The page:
James Miller


Thursday, March 31, 2005


A Monorail for Oxford Street

I read with interest an article in the Evening Standard yesterday and feel I should comment about a proposed monorail for Oxford Street.

I should explain that I am an engineer with a lot of experience of transport projects around the world, mainly because the software I wrote, Artemis, was used to plan them.

I am also an inveterate traveller and have experience of a very large number of cities around the world. That experience is usually as a tourist and includes the Sydney monorail, the escalators of Hong Kong and the underground walkways of Perugia. I should also say that I visit the Oxford Street area at least once a month for shopping, eating or business.

I will agree with the plan, where the monorail gives the whole street a connection and a focus, but I believe that a moving walkway suspended over the street below would be much more flexible and inherently better.

1. It could be built in stages, with perhaps a spectacular star over Oxford Circus as a first phase to move people from say Regent Street North to Oxford Street East and West without getting involved in the fearsome crowds at road level.

2. Walkways are basically hop-on and hop-off. So if you see a shop or something else that interests you, then all you do is wait to the next hop-off point and exit.

3. As the walkway progressed down Oxford Street, it could rise and fall so that it was level with the floors of the major stores. How much would John Lewis pay for an entrance at first floor level?

4. Stops would be much more frequent than a monorail.

5. Walkways are a fail-safe system in that when the motor breaks, the system is still walkable. What happens when a monorail breaks down as the Sydney system did when I rode it?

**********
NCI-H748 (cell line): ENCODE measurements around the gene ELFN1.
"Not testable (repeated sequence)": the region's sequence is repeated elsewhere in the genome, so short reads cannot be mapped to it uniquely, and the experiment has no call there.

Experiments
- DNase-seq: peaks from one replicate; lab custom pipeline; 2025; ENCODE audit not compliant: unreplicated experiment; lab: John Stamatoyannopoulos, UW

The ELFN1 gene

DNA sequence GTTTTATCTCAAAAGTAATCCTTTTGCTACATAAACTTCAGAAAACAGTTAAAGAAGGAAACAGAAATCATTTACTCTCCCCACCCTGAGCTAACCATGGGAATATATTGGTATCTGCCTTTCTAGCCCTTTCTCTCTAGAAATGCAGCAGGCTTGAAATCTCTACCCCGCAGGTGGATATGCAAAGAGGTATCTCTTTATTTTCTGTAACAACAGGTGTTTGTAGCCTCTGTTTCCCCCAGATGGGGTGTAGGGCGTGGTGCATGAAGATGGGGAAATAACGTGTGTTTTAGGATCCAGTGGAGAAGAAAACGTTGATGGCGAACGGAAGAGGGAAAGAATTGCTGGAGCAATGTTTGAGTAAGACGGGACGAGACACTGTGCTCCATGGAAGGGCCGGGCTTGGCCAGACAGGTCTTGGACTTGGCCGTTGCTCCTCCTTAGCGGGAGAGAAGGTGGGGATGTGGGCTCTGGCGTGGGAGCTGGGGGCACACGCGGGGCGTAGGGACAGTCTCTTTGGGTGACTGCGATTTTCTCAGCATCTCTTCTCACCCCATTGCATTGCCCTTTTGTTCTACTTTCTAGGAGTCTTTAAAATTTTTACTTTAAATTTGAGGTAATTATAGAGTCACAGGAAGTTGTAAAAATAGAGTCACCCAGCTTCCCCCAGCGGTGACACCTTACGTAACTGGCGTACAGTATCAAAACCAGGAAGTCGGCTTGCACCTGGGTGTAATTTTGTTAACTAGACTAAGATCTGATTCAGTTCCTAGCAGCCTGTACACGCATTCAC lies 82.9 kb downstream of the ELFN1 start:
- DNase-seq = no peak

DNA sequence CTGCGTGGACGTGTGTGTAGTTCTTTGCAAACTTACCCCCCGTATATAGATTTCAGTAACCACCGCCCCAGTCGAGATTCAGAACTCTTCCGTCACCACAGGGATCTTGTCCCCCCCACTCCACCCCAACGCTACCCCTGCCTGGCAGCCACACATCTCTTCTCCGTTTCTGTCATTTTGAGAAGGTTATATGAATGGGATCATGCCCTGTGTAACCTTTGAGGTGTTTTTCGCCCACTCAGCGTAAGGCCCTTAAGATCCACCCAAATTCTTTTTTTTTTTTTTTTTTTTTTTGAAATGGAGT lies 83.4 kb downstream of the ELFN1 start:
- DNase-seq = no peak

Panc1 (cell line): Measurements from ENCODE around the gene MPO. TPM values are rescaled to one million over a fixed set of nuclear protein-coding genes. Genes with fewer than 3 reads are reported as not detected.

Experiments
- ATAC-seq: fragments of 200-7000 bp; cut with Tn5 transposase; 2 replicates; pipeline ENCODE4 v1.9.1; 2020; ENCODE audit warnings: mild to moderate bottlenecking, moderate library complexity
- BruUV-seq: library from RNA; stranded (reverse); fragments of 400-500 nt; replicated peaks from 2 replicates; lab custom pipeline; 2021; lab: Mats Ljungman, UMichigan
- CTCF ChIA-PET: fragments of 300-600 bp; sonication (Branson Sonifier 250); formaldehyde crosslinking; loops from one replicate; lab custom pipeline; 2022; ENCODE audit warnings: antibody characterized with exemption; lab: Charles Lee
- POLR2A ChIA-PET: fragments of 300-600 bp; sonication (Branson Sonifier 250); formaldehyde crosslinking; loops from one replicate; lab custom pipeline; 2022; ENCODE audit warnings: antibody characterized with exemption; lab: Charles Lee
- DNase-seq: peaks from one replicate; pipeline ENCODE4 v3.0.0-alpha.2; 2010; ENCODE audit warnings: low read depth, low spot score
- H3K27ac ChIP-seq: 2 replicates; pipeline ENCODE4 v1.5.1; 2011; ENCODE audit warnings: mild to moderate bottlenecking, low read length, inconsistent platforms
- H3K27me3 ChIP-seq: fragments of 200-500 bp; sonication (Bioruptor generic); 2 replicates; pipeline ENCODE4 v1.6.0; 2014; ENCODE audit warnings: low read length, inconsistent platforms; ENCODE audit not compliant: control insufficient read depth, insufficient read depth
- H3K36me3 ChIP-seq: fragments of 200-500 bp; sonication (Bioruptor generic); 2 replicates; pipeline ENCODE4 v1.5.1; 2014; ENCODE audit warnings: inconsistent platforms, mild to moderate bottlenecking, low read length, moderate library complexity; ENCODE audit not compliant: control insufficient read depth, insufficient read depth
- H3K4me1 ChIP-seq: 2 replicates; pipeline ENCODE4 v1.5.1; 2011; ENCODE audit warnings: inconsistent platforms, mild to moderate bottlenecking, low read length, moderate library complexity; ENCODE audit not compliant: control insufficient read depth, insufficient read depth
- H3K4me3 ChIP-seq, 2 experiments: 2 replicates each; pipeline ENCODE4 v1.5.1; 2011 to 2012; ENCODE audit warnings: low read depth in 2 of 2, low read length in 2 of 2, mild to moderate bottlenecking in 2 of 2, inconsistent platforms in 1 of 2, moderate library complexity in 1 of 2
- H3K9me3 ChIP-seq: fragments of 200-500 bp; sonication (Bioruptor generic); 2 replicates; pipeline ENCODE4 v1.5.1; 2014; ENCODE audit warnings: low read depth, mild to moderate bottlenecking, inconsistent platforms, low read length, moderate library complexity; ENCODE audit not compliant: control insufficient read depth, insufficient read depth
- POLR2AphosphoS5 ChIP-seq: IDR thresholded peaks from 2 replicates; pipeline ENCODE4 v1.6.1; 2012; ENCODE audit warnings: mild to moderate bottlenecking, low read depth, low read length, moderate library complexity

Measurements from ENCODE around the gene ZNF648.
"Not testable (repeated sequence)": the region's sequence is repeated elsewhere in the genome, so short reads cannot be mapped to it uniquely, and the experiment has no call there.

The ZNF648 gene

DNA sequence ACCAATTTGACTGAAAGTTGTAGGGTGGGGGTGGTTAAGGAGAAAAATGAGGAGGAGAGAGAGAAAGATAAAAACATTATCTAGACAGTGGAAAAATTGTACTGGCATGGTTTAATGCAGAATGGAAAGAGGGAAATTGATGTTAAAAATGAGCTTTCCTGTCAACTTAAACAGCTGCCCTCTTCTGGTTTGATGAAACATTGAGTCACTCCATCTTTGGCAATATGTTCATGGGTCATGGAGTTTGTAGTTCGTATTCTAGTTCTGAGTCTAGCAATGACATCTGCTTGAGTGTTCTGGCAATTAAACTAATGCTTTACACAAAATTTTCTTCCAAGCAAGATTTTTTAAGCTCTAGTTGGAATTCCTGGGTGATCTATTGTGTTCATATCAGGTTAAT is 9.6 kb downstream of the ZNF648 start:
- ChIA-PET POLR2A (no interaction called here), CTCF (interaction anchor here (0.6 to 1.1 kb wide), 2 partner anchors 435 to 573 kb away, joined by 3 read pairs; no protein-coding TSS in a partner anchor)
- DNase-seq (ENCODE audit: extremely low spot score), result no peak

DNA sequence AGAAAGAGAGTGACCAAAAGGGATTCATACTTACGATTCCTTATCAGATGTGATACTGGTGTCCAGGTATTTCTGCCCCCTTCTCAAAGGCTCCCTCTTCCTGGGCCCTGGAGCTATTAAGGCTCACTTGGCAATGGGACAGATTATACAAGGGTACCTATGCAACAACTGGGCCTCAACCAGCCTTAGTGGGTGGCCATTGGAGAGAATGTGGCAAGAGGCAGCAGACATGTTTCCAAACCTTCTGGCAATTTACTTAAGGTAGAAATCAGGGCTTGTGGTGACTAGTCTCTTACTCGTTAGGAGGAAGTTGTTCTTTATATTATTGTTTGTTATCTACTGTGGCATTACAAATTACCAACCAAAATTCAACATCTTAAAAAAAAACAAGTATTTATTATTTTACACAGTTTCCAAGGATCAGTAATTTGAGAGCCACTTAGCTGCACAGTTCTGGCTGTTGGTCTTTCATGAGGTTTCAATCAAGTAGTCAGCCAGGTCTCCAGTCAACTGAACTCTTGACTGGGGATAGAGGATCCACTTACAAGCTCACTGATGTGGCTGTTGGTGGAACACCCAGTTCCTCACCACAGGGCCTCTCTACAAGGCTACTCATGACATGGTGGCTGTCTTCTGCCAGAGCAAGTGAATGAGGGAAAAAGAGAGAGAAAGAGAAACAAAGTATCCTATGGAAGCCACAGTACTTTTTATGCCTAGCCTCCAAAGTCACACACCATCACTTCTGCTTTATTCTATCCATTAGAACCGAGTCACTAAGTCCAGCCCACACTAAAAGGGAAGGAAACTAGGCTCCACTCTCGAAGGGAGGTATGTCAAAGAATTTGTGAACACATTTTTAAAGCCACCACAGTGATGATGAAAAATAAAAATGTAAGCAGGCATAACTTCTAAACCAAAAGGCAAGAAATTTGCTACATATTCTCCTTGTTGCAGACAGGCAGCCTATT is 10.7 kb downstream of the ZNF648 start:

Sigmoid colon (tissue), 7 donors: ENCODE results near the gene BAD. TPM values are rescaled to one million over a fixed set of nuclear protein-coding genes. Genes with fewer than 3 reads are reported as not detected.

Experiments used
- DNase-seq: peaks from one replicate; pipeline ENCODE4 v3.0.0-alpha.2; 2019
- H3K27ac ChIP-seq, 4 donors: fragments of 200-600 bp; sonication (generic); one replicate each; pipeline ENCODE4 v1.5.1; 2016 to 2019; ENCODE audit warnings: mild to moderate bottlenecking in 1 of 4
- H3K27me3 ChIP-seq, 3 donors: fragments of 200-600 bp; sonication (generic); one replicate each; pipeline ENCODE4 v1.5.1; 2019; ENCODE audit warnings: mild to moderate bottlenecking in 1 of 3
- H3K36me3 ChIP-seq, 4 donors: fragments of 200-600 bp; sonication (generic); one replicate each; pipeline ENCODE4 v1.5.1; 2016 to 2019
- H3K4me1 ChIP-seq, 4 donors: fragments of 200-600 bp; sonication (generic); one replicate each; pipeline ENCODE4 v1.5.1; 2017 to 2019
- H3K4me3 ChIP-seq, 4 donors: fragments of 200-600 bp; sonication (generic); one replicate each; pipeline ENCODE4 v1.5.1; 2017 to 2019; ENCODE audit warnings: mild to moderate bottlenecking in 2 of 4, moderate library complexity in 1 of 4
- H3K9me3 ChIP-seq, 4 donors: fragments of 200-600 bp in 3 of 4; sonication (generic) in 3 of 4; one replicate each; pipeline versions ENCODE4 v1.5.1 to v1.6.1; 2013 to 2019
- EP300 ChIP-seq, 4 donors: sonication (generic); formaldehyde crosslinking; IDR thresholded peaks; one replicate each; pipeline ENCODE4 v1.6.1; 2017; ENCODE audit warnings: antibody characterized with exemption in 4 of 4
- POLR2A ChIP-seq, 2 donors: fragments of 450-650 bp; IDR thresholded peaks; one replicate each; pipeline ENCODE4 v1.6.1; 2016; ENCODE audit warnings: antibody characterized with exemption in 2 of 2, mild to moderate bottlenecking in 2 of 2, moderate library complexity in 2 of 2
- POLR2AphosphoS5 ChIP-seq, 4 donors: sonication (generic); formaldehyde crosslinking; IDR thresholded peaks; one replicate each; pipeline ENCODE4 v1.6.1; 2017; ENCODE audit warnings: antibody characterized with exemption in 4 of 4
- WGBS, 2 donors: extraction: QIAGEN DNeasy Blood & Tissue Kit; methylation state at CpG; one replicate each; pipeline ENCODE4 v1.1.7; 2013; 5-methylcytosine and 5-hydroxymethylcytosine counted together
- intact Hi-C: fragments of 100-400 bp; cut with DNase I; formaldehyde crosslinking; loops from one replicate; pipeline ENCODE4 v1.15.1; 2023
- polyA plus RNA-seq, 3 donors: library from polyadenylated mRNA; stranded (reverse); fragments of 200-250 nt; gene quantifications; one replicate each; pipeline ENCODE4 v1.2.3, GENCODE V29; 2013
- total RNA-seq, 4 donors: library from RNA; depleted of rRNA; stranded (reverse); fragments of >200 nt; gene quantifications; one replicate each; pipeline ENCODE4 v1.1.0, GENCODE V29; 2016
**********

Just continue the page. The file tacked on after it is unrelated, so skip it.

6. Walkways can add spurs as required to Conference Centres, attractions and also to move people well away from Oxford Street.

7. As they would run effectively from Tottenham Court Road to Marble Arch, they would take the pressure off the Central Line.

8. Just as in Hong Kong it would be covered in a clear plastic roof. Video screens could be included under the roof to sell advertising.

9. Security is important and I'm sure the Police would like a high-level walkway from which to view the crowds below.

10. Bulges and platforms could be attached to the walkway, so that cafes and other attractions could be setup. If access is provided to stores on route, there would be no problems as to servicing these cafes.

11. The whole system has to be commercial. Imagine a platform just by Selfridges which sells the Wallace Collection, with a down escalator pointing that way.

I also agree with the views of making Oxford Street a two way bus-only lane. But they must be Heritage walk-on walk-off buses. i.e. Routemasters. They should be free and they could turn at Marble Arch and Centre Point.

Best of luck with the project anyway.

But I still say a moving walkway would be better and infinitely more flexible.



So Benjamin Cohen is in trouble with Apple over thinking of the name iTunes.co.uk before they did. I wish him luck but he'll loose.

There was a big row over prince.com as it had been registered by a London computer consultancy and the sporting goods manufacturer wanted it.

If you look at the domain now it's sitting there waiting to be updated. I guess that Prince won or something or the London consultancy is no longer functioning. I can't find anything current about them on the web.

I also registered a domain for a client some years ago and then I get a writ saying I'd stolen the name. Of course I hadn't and as the guy who then stole it through the US courts, which cost me money to give away my rights, I am annoyed about it. But don't worry about me as I always get my own back, legally and properly.